(The word ‘reverse’ can be very misleading. The only explanation for this terminology is that it ‘reverses’ or ‘turns upside-down’ basic bidding practices).

The ‘reverse’ is just one of several strong opener’s re-bids. It shows extra strength without the need to ‘jump bid’, specifically a distributional (two suited) strong hand.

Either opener or responder can make a reverse bid.

Opener’s Reverse

Two separate situations can arise (we shall assume no interference bidding – it can become more complicated in these situations):

Low (or 2) Level Reverse

   - this is a bid by opener at the two-level of a second suit, which is higher ranking than his first suit bid.

e.g.   1♣ - 1 - 2;    1 - 2 - 2♠; 1♣ - 1 - 2♠.
(but 1 - 2♣ - 2  is not a reverse, since 2 is below 2. Nor is 1 - 1♠ - 2♠ - this is merely showing support for partner’s suit).

   - the opening bidder must have at least 16 points (ideally 17+ points).

   - if responder has bid at the one-level, the reverse bid is forcing for one round only (opener could have 16 points and responder 6 points, whereby game is improbable).

   - if responder has bid at the two-level, the reverse bid is forcing to game (opener will have at least 16 points, and responder will have at least 9 points, whereby game is highly probable).

   - the first suit bid by opener should have at least 5 cards (i.e. the reverse should imply a distributional hand). This is not guaranteed, but responder should bid on that basis. For example opener could have:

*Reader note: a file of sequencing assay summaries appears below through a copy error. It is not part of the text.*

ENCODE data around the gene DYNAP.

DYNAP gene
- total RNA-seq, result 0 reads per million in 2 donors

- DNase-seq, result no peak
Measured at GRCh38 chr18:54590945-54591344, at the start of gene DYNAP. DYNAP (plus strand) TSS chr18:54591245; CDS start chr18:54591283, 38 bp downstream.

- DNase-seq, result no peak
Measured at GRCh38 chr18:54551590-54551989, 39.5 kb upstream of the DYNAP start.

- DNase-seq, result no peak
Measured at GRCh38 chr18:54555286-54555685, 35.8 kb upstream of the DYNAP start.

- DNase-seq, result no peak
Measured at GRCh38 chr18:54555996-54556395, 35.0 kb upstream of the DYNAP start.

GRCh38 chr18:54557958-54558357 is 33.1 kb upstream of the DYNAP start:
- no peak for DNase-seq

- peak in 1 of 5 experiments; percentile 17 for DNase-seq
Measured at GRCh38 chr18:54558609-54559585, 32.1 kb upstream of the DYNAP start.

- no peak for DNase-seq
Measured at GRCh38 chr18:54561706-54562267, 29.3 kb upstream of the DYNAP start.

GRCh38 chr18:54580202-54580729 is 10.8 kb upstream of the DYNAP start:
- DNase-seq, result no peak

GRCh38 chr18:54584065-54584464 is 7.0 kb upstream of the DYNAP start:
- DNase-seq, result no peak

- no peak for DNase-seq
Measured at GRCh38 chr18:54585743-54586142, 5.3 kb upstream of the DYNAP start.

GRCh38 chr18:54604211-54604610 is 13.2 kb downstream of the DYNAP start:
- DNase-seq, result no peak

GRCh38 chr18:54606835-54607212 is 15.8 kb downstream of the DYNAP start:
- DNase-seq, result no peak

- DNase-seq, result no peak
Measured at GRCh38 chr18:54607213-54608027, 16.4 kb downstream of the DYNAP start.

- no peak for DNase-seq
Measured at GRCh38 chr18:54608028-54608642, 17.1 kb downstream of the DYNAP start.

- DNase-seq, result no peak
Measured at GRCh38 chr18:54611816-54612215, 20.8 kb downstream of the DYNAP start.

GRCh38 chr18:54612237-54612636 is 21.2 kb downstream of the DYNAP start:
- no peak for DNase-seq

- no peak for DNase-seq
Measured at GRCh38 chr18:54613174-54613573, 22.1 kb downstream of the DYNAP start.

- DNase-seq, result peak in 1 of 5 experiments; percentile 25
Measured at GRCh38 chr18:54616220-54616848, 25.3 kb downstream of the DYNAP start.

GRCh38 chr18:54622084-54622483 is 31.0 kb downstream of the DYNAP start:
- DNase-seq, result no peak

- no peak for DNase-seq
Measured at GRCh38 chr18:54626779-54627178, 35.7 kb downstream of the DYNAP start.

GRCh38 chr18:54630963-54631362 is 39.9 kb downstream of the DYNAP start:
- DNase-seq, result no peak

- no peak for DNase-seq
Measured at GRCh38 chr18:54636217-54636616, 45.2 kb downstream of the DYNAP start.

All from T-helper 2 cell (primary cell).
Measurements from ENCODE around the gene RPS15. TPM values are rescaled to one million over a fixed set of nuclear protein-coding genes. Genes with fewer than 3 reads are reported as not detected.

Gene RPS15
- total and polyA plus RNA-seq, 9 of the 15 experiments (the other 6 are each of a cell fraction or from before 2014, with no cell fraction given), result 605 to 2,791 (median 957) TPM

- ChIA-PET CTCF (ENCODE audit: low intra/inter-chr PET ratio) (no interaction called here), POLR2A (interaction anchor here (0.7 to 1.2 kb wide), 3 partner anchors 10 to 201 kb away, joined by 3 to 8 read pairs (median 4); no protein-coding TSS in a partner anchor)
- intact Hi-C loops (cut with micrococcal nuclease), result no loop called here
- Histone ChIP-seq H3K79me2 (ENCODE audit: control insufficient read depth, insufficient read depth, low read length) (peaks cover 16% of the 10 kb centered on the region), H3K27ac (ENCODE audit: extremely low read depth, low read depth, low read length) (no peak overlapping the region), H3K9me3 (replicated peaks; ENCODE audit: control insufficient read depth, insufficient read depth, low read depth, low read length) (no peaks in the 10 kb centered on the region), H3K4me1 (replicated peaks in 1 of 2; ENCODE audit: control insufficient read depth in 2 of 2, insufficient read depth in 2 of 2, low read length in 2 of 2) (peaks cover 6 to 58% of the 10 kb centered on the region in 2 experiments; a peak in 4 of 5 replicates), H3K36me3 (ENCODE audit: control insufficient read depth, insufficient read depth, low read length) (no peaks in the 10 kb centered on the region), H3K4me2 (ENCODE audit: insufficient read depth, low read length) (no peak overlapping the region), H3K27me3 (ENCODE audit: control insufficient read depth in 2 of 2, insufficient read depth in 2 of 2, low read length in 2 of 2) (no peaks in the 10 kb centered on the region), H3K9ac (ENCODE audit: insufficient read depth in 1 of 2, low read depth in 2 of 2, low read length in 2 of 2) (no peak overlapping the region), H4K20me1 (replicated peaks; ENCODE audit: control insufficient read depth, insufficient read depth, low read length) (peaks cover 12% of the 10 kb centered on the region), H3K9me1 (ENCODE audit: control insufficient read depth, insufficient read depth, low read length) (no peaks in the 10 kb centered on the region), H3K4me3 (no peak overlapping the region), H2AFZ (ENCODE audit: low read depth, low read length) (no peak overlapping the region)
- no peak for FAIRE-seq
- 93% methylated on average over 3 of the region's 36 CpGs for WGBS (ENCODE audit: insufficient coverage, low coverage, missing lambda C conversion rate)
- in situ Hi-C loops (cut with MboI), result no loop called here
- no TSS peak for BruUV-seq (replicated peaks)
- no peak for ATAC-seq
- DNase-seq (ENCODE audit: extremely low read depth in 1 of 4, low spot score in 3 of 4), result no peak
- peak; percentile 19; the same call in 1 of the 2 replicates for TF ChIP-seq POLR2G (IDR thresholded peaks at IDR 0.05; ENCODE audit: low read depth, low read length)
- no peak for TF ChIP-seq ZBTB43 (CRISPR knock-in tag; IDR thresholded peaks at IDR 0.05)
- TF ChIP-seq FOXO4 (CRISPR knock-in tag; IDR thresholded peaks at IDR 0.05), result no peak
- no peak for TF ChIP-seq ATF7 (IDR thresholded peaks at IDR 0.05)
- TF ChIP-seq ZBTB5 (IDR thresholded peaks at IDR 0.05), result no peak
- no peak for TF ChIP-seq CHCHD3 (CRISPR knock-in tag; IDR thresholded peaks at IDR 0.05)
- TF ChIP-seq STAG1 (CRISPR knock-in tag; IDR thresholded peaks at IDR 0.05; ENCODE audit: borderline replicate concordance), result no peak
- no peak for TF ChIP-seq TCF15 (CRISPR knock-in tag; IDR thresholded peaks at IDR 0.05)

♠ 87



♣ AKQ5

and after 1♣ - 1♠ he has to bid  2 without the heart stop necessary for no-trumps.

A number of examples should clarify the above points (West is the opening bidder):


a)♠ K76♠ A10843 1 - 1♠

AK54 Q872 2 - 4

AK852 9

♣ 8♣ Q74

Opener reverses into 2(17 points and hearts higher ranking than diamonds), and responder with better than minimum and good heart support is happy to bid four.

b)♠ K76♠ A10843 1 - 1♠

AK54 9872 2 - 3

AK852 9

♣ 8♣ Q74

Similar to a), except that responder with only a minimum and good heart support is only able to bid 3(remember he is forced to bid for one round). Also opener with the minimum for the reverse, cannot bid 4. With say, a 19 point hand he would bid 4 over partner’s 3(this is why the reverse is forcing for one round in this situation, to give opener a chance to bid game on say 19+ points.

c)♠ AK83♠ 842 1 - 2

KQJ42 65 2♠ - 3NT

A7 K10843

♣ 64♣ AQ8

Over opener’s reverse bid of 2♠ which is now forcing to game over responder’s original bid at the two-level), responder with good stops in the un-bid suit is happy to bid 3NT.